From Blossom to Berry

Filed in Expert Articles, Hiking Articles by on November 10, 2013

TWG_story_hiking03imgAs I walk through the meadow on a morning after a fresh rain, I am surrounded by life. Flowers are popping out, hummingbirds are zipping around and the bumblebees are buzzing. Butterflies flutter near my feet and I enjoy the distinct feeling of summertime in the Vail Valley.

I close my eyes as wafts of moist and fragrant air envelops me. Upon reopening my eyes I see shrubs packed with flowers. They are berry bushes that are now in full blossom.

Berry bushes delight us throughout the year. In early summer they bloom thick with flowers and attract pollinators to distribute pollen and fertilize their seeds.

The seeds then become encased in beautiful fruits which ripen in late summer. Berries are a vital late season food source for bears, birds, and ground squirrels. These animals play an important role of distributing the seeds far and wide.

Humans can enjoy wild berries as well, but you’ll want to know it’s edible before putting it into your mouth. As a general rule, blue and black berries are usually edible, red berries are sometimes edible, and white berries should never be eaten.

Come autumn the leaves of the berry bushes turn golden, burgundy and scarlet and delight us with rich and vibrant color. So the local berry bushes appeal to our senses of smell, taste and sight over the next several months.

When it comes to identifying berry bushes in bloom, there are several to choose from. Among the most prolific is serviceberry which grows well on sunny slopes. The flowers are bright white and usually thick. The best way to distinguish serviceberry is by the oval leaves that have a smooth edge along the bottom, and a serrated edge along the sides and top.

Serviceberry fruits look a lot like blueberries. They are edible, but not particularly sweet. In my opinion they require a bit of acquired taste because they are mealy.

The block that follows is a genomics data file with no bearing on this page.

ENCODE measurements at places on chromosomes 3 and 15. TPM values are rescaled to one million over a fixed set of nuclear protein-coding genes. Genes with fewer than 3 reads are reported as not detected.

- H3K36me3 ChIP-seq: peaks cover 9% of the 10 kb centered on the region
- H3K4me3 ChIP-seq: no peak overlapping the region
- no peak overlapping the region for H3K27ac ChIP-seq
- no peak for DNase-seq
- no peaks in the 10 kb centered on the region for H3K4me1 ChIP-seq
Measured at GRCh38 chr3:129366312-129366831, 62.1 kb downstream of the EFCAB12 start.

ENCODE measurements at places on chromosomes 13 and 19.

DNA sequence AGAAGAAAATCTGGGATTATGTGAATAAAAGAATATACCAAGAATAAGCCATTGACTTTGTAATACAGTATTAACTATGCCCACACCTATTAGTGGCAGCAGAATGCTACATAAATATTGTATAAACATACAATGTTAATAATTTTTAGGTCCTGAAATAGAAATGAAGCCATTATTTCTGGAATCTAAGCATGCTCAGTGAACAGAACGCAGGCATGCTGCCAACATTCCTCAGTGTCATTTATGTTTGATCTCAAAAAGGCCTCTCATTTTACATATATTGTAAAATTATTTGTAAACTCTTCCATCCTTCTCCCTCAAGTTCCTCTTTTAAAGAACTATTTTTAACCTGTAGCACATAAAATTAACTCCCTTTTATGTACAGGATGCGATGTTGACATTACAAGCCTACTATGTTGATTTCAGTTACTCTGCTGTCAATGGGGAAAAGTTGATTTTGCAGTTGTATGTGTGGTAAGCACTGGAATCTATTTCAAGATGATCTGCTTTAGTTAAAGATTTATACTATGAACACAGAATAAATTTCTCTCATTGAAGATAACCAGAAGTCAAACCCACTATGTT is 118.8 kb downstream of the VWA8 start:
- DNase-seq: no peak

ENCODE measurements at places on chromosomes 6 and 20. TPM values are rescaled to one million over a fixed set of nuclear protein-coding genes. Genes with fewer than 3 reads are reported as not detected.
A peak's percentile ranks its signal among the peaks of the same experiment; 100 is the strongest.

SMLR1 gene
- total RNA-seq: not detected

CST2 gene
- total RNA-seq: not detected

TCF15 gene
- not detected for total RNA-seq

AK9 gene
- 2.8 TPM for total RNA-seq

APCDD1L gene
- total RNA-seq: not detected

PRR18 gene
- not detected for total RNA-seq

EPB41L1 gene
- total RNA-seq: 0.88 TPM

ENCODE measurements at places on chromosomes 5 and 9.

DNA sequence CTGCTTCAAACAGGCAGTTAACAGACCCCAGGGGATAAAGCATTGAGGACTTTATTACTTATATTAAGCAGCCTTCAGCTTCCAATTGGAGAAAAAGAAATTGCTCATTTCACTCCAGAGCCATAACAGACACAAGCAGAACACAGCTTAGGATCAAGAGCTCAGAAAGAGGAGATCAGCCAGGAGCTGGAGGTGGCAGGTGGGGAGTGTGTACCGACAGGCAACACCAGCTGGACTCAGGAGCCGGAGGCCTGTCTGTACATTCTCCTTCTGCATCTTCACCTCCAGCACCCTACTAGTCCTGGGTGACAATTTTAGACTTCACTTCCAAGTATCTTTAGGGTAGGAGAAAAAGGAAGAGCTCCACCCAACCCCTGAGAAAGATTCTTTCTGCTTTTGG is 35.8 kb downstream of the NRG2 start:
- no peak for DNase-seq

Chokecherries have creamy colored flowers and close inspection reveals not individual flowers like the serviceberries, but clusters of flowers packed together about the size and shape of your thumb. As the name implies, these berries are tart but nonetheless can be used to make a fine wine, and with enough sugar make jam.

Elderberry bushes are also in bloom. While the serviceberry and choke cherry bushes can grow to over your head, the elderberries are typically waist high and almost always contain evidence of being browsed on by elk and deer over the winter. Elderberry blossoms at a glance look like cauliflower to me.

The small elderberries will turn bright red and grow in tight clusters. Like the chokecherries, it is possible to make wine and jam from these berries provided enough sugar. I have been told that in Europe, elderberry is a common cure-all over the counter remedy to treat many ailments.

TWG_story_hiking03bimgCurrents and gooseberries are also in bloom and have tiny bell-shaped flowers. There are several local species, but the leaf shape is always in three main lobes. Most currants and gooseberries are fairly tasty to eat. It seems that mice often enjoy feeding on the bark while the woody stems are buried in snow in wintertime.

Snowberries are also in bloom with delicate bell-shaped white to pinkish flowers. Snowberry bushes grow from knee-high to about waist level and have small oval shaped leaves with a seam down the center. As the name implies, the berries are white.

Baneberries have a white feathery blossom that’s a bit larger than a miniature marshmallow. The leaves are strikingly serrated even from a distance. The plants grow about knee-high and produce clusters of super-shiny bright red berries and sometimes white berries that are so showy they remind me of Christmas decorations. Baneberries are highly poisonous.

Oregon grape are those low-lying plants that have holly-like leaves with yellow blossoms that look like clusters of little balls. They will produce blue fruits that are edible, but quite sour.

In thick spruce and fir forests and near tree line, a thick ground cover of ankle-high bearberry, whortleberry, huckleberry becomes obvious. These similar plants are related to blueberries and if you fondle the plants you will find delicate pink bell-shaped flowers hiding under the leaves. These berries are my favorite to eat in the late summer and early autumn, and because they are difficult to see, they are best located by their sweet fragrance. These potent flavorful wild blueberries make the domestic variety seem bland.

An observant hiker will see all of these varieties of berry bushes on a typical high-country hike. It is fascinating to watch the transition from blossom to berry take place over the course of the summer.

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